2TM LOCAL NEWS

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  • Romy Gilbert

Will a federal injection of $800.3 million resolve the rural and regional health services crisis?

Federal Regional Health Minister and Member for Parkes, Mark Coulton has said that “all Australians, regardless of where they live, should have access to high quality health care”, but this is not the case.

Rural and regional communities are facing a health services crisis so severe a state parliamentary inquiry was established in September 2020. The inquiry, set to report on health outcomes and access to health services, has so far exposed a dangerous lack of GP’s, overworked local staff and a broken system.


Gunnedah Shire Council was one of many local representations to make a public submission into the inquiry, complaining the region has just one GP per 3000 residents. A ratio believed to be the highest and most alarming in the Hunter New England Health area.


Gunnedah Mayor Jamie Chaffey has demanded the state government appoint a specific minister to fix the rural health crisis. A full time Minster for Rural Health is required to sort out the intense shortage of GPs and other medical health staff in the bush.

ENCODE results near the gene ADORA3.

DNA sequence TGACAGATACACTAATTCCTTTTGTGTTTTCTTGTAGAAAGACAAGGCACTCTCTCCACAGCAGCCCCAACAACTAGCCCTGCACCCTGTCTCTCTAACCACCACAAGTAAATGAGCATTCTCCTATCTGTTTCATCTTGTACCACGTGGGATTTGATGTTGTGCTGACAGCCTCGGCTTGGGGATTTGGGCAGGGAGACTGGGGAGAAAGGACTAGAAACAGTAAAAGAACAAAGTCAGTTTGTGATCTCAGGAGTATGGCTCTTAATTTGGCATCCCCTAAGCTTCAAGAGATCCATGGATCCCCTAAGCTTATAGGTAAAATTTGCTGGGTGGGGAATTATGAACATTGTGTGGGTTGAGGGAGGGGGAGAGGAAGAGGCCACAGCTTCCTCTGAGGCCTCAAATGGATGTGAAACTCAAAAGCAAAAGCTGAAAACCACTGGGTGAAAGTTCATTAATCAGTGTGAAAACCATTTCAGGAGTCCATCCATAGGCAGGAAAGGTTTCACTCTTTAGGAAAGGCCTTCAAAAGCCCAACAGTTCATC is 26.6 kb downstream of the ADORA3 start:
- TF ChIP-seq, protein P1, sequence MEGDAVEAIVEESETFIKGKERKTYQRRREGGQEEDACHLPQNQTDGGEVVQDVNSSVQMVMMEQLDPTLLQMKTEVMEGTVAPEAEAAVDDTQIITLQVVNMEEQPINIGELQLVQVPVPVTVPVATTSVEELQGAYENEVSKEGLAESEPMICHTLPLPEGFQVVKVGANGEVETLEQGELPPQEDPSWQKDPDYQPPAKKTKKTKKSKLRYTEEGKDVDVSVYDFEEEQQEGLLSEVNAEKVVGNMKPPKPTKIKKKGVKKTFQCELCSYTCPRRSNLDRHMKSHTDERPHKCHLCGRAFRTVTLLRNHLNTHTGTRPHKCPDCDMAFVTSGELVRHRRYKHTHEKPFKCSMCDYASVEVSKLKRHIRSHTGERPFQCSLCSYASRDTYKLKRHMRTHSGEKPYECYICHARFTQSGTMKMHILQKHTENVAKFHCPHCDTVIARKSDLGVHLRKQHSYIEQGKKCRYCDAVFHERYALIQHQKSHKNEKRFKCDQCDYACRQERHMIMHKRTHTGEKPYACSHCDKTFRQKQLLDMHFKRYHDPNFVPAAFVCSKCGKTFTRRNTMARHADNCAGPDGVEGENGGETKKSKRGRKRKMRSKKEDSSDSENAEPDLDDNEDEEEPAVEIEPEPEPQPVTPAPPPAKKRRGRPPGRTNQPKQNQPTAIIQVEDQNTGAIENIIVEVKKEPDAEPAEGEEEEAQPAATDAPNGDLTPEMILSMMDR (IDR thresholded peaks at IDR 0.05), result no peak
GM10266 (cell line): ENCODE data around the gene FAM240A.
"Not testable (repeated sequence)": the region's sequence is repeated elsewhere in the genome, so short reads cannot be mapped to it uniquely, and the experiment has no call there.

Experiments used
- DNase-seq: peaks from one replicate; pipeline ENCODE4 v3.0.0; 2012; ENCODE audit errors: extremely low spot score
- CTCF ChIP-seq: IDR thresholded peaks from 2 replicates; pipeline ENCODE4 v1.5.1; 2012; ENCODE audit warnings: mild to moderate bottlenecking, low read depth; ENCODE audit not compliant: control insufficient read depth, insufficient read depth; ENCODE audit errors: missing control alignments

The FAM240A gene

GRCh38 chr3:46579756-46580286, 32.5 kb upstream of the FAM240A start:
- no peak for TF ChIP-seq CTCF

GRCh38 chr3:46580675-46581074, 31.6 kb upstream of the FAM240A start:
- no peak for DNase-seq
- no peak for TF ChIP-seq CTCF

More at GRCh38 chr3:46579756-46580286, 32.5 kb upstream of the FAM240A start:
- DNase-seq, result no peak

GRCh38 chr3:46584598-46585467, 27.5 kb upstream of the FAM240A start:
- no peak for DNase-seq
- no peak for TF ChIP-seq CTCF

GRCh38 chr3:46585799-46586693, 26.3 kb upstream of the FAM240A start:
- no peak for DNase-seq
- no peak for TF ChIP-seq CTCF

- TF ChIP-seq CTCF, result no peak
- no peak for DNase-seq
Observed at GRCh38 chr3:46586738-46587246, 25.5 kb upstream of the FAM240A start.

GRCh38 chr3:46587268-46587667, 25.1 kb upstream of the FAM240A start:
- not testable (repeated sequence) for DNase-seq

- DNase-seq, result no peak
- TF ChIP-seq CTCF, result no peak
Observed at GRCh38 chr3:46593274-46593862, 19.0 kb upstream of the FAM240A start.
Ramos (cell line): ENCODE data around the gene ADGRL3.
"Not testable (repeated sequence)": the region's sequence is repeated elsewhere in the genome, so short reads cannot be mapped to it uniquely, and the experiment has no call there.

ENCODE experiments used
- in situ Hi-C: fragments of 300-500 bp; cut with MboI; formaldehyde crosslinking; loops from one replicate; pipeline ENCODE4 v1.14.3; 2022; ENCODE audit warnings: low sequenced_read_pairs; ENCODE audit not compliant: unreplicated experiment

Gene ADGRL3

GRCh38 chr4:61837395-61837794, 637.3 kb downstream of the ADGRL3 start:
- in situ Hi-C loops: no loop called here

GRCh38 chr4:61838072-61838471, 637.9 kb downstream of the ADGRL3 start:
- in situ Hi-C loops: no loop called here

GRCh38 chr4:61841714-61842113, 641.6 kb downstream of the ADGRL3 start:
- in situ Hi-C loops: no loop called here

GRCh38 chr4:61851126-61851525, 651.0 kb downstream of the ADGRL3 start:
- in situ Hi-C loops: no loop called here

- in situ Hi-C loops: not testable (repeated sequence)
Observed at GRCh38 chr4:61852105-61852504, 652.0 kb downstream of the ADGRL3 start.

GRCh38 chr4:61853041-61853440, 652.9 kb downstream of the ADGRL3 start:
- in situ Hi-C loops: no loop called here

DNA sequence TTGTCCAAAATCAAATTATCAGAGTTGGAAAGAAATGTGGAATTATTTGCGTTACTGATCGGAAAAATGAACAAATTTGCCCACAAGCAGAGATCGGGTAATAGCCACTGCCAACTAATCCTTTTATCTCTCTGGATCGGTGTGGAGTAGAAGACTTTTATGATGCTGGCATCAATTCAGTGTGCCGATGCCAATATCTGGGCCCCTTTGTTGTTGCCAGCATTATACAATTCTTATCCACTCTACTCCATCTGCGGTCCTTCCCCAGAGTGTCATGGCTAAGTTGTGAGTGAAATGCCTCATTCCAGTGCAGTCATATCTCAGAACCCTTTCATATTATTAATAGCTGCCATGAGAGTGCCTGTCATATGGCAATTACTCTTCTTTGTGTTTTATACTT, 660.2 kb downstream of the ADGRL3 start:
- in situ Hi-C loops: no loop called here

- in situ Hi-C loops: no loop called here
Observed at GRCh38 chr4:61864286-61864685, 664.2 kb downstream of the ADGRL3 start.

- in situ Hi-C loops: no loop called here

The Australian Government has announced today an investment of $800.3 million to improve the health of Australians in regional, rural and remote areas, ensuring all Australians have access to quality health care services.


Federal Regional Health Minister, Mark Coulton said the 2021-22 Federal Budget supports bold, new rural workforce and training measures designed to further deliver the Government’s ten-year Stronger Rural Health Strategy.


“Regional Australia is driving Australia’s economic recovery from COVID-19, and through our investment in the health portfolio in the 2021-22 Budget we continue to provide support to enable the regions and our local communities to prosper and grow,” Minister Coulton said.


Minister Coulton has announced more than 12,000 GPs will be eligible for a higher bulk billing incentive.


“Enhancing the financial viability of GP practices in rural towns and remote areas is just one of the things governments need to do to ensure we are attracting doctors to where they are needed most” Mr Coulton said.


The Parliamentary Inquiry into health outcomes for rural and regional NSW continues, with the next two hearings to be livestreamed after a successful motion, put forward by Greens MP and health spokesperson Cate Faehrmann, demanded transparency.